Of course, increased assistance meant to aid Syrians inside the country means nothing if parties to the conflict block that aid from reaching the Syrian people. So let me just reiterate and repeat that we continue to call on all parties, in particular the Syrian regime to immediately allow unconditional, unfettered access to humanitarian assistance by all those in need in Syria.
Indeed humanitarian crises around the world have proven that despite our best efforts, all nations must do more. As Secretary Kerry announced in Davos, the United States is seeking commitments to expand the humanitarian safety net and create more long-term durable opportunities for refugees worldwide. The pledges made at the conference last week will count towards the commitment the U.S. is seeking for the Summit on Refugees President Obama will host in September at the UN. This event will be the culmination of a vigorous sustained diplomatic effort undertaken by the United States over the coming months to increase humanitarian assistance, access to resettlement and other legal forms of admissions, and refugee self-reliance and inclusion through employment and education. Thanks.
Moderator: Thank you. And thank you both for setting the stage for us. We are now going to begin today’s question and answer portion of the call. And again as a reminder, you must press *1 to ask a question. So, Jeffrey, if you’re ready, our first question is coming to us from Erdem Aydın from CNN Turk. Go ahead, please.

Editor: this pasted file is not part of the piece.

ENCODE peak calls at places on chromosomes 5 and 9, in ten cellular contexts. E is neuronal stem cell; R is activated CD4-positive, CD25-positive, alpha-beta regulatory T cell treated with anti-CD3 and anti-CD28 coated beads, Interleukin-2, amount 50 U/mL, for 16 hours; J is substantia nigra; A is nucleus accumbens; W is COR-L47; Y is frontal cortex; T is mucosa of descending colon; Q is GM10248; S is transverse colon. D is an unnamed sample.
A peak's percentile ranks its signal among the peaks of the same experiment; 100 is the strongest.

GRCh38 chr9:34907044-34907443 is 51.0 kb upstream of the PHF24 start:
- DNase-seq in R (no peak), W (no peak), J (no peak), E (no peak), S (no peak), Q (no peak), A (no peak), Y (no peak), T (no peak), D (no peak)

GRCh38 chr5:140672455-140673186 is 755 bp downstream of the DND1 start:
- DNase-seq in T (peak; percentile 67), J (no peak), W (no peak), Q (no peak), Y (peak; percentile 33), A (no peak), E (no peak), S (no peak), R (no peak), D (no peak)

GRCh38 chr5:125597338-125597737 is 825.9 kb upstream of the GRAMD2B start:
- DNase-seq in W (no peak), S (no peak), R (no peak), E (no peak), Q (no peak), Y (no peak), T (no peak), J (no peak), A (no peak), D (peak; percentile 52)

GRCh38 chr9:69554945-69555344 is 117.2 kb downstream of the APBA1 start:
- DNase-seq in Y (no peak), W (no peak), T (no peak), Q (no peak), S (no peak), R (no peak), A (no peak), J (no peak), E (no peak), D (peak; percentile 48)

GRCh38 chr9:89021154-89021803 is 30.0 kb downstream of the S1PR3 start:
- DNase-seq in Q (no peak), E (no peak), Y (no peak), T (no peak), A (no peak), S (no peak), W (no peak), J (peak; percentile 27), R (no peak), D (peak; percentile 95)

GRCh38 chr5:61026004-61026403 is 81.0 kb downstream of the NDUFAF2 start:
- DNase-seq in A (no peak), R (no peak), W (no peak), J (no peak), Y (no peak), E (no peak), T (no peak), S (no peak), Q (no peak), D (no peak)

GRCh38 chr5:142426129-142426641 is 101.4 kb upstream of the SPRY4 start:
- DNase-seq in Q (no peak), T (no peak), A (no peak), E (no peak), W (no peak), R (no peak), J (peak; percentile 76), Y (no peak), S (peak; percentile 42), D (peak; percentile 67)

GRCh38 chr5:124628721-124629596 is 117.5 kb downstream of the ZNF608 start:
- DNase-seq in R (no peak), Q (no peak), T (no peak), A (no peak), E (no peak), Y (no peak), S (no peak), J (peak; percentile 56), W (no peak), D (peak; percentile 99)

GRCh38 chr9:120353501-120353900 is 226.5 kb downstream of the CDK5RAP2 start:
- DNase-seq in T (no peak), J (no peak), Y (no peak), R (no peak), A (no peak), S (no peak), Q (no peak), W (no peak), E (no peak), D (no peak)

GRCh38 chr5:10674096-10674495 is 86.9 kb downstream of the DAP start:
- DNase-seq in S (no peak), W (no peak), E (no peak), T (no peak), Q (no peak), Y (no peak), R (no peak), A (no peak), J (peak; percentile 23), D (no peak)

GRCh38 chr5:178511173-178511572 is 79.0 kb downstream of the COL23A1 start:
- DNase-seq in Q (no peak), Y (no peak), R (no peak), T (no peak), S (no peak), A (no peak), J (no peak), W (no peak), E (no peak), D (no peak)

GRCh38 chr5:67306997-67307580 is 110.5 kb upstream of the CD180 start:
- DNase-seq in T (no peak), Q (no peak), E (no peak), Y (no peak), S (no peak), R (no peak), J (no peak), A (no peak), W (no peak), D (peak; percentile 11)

Question: Hi, this is Erdem Aydın from CNN Turk. My question will be about the 20 to 35,000 people who are on the Turkish border near A’zaz and near the Turkish city Kilis. As you know, these people have been fleeing the Russian bombardment in the area and I was just wondering if the State Department and USAID have a plan to deal with this immediate situation, thank you.
Principal Deputy Assistant Secretary Simon Henshaw: This is Simon. Yes, we’ve been reaching out to our partners in the region over the weekend. We’ve been talking to the Turkish government and we are checking to see how we can assist in providing help to our partners, to provide assistance to this new wave of refugees and independently internally displaced persons.
USAID Acting Assistant Administrator Assistance Thomas Staal: And this is Tom Staal, also from the USAID. Just to add to what was Simon was saying, we’re of course already working across the border into Northern Syria and so we’re looking at… you know we’re monitoring the situation. We already have partners on the ground. As it’s possible and where it’s possible we will continue to support these people.
You know, the situation is very fluid. The lines are changing. So I can’t say on a given day which method we’re going to use and which route. But we do have programs there. We are continuing to work through our partners there. And obviously we’re very concerned about what’s going on.
Moderator: Thank you. Our next question is coming to us from Sami al-Joundi with Alwan FM Radio. Sami?